About Rationally Speaking

Rationally Speaking is a blog maintained by Prof. Massimo Pigliucci, a philosopher at the City University of New York. The blog reflects the Enlightenment figure Marquis de Condorcet's idea of what a public intellectual (yes, we know, that's such a bad word) ought to be: someone who devotes himself to "the tracking down of prejudices in the hiding places where priests, the schools, the government, and all long-established institutions had gathered and protected them." You're welcome. Please notice that the contents of this blog can be reprinted under the standard Creative Commons license.

Wednesday, June 22, 2011

Lena's Picks

by Lena Groeger
* All about Rebecca Newberger Goldstein (my favorite philosopher-atheist-novelist) and the way religion has shaped her life and her fiction.
* How would you measure the better life? This interactive graphic lets you rank countries based on which topics (education, health, life satisfaction, etc.) you decide are the most important. 
* In this “ecosystem of interruption technologies,” how do we tell stories of slow violence? The difficulty of communicating about environmental disasters.
* In his controversial new book on the nature of human cruelty, psychologist Simon Baron-Cohen defines evil as an absence of empathy. (For your own “empathy quotient,” you can take his online test here.) 
* Why the 17th century philosopher Spinoza is a hot stock. Descartes, not so much.
* “The ‘truth’ produced by think-tank denizens lies somewhere between that of journalism and academia.” Eric Alterman on how notion of truth shifts depending on whether your concern is tenure, deadlines, or grants.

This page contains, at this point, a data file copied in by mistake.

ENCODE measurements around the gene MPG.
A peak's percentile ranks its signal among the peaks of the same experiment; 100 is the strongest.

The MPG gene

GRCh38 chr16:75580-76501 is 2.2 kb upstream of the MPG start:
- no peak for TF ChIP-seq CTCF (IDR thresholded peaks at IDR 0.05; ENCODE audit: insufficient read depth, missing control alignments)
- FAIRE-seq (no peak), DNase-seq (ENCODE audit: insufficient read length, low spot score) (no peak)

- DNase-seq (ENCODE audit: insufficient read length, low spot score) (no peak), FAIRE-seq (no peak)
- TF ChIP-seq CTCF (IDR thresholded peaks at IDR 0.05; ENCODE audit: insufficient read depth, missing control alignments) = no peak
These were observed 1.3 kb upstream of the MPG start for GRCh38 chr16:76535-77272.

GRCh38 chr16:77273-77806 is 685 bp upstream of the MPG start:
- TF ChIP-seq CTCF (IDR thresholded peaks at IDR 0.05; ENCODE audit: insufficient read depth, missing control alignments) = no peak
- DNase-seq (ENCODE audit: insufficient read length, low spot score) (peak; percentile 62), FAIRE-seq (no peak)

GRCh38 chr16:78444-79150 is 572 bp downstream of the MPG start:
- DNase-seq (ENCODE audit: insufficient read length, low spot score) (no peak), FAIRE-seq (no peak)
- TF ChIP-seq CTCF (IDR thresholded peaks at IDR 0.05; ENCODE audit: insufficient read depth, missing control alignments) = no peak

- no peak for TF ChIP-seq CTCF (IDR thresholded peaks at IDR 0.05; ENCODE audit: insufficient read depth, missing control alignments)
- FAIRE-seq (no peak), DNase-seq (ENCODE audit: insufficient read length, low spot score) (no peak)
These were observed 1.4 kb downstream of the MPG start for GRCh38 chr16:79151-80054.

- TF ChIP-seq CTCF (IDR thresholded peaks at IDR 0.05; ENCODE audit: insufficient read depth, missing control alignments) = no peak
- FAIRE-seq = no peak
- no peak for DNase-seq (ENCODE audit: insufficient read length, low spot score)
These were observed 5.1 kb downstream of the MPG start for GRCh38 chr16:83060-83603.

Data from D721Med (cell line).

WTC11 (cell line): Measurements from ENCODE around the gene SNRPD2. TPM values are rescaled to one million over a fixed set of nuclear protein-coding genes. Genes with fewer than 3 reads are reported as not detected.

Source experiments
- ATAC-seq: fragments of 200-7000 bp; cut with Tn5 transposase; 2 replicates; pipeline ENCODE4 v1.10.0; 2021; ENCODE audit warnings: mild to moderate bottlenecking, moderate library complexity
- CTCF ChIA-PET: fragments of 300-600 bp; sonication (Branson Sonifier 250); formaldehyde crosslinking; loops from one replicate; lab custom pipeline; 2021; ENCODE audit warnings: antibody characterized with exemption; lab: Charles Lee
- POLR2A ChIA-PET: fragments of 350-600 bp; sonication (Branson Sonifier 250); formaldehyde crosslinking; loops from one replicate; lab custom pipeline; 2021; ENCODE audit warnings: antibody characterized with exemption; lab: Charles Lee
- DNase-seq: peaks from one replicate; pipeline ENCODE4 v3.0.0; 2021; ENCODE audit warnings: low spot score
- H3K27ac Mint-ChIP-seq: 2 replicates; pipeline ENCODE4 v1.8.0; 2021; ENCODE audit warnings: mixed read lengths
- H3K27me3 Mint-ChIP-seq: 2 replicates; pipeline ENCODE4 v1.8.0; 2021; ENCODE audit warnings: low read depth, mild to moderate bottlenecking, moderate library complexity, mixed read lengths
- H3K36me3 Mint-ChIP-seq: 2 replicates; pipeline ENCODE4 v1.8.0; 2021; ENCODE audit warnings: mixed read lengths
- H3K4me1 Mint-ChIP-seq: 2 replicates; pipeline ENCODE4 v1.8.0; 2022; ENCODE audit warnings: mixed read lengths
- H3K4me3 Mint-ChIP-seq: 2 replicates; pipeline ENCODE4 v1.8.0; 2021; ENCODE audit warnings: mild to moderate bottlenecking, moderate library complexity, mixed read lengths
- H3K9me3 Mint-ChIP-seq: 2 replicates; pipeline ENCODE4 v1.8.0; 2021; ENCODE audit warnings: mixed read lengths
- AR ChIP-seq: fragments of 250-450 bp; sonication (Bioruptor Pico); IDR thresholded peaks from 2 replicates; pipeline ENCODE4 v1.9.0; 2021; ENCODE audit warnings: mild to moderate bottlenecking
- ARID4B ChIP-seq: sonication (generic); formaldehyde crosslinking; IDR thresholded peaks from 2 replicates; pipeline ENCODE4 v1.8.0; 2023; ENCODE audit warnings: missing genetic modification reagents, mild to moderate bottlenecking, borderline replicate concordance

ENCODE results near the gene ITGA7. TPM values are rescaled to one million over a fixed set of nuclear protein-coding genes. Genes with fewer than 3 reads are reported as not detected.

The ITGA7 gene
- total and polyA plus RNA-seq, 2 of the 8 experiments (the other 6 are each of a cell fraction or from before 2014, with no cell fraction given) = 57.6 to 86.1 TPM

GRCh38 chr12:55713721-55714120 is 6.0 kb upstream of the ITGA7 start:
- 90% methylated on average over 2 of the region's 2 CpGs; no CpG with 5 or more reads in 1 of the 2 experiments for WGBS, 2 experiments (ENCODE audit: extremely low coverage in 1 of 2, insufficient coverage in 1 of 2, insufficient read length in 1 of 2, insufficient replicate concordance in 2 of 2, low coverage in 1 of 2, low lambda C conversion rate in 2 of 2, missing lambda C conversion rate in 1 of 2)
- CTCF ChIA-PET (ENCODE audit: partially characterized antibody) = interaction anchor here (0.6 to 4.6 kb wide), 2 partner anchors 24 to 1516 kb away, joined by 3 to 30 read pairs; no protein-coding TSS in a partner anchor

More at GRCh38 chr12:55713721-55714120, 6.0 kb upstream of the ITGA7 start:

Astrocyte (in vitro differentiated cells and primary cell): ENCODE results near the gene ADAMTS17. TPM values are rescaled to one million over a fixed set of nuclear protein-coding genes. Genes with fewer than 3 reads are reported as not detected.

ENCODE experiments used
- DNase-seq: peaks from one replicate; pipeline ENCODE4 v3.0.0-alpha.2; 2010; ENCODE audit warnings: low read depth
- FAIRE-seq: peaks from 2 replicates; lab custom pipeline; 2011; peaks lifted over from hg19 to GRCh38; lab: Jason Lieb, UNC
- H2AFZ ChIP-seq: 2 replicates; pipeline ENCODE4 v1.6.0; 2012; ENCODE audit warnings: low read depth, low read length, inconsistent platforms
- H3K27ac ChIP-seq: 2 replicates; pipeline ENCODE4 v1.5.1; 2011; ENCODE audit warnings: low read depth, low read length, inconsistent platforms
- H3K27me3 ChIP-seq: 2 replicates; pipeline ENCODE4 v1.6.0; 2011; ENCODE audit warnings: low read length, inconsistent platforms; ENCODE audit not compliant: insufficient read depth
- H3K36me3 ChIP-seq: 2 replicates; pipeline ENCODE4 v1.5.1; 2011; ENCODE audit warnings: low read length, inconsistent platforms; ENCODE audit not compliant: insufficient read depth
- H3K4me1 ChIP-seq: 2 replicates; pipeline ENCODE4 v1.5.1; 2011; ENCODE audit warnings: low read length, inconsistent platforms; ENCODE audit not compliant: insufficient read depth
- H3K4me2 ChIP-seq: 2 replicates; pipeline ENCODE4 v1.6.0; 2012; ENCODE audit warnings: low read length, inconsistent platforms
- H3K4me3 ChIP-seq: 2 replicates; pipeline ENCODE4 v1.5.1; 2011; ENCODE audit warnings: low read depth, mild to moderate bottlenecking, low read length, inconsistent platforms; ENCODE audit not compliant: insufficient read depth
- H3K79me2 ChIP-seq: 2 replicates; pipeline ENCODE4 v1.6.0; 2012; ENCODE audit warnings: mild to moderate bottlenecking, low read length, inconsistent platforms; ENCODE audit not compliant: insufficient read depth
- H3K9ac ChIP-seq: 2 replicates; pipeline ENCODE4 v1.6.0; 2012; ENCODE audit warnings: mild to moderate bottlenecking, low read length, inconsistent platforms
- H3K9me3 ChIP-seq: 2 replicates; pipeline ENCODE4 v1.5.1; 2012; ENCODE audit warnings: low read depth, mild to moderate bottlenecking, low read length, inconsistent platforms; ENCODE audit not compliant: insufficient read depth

* Apparently a new brain implant can restore memory (in rats). 
* Whether you take it as disturbing rhetorical art project or political statement, the Death Coaster — or “hypothetic euthanasia machine” — is bound to spark some heated debate.
* “Some people claim never to have been bored. They lie.” Everything you never really wanted to read about boredom. 
* The Guardian published a series of takes on A.C. Grayling’s star-studded “New College for the Humanities.” Here, here, and here.


  1. Perhaps the review oversimplifies Sasha Baron-Cohen's work, but I can't really buy into this account of empathy.

    In particular, it appears to me that Asperger's is characterized primarily by a deficiency in perception and/or in simulation of the minds of others, where it is difficult for an individual to actually know what others feel and why.

    In contrast, psychopaths often appear quite capable of intuitively understanding and predicting the behavior of others (at least enough to pass as normal in a wide variety of situations), but they don't have the standard sort of emotional response to those observations as most people do.

    There are people with Asperger's who strike me as quite empathic, if that barrier can be circumvented (i.e. if they are in a situation where it is particularly easy to understand the emotions of others and their causes). I'm not sure what's gained by conflating the two conditions as cases of "Zero Empathy", since the similarities appear to be relatively superficial.

  2. Speaking of philosophy news, I was wondering if someone could take a look at this post examining Al Gore's use of a Theodor Adorno quote and provide a little more expertise than I am able to muster.

  3. Nice picks. I am a fan of R. Goldstein too. Thanks.

  4. The excellent legal blog "Jack of Kent" also has some pertinent remarks about the "College of the Humanities" for those interested.


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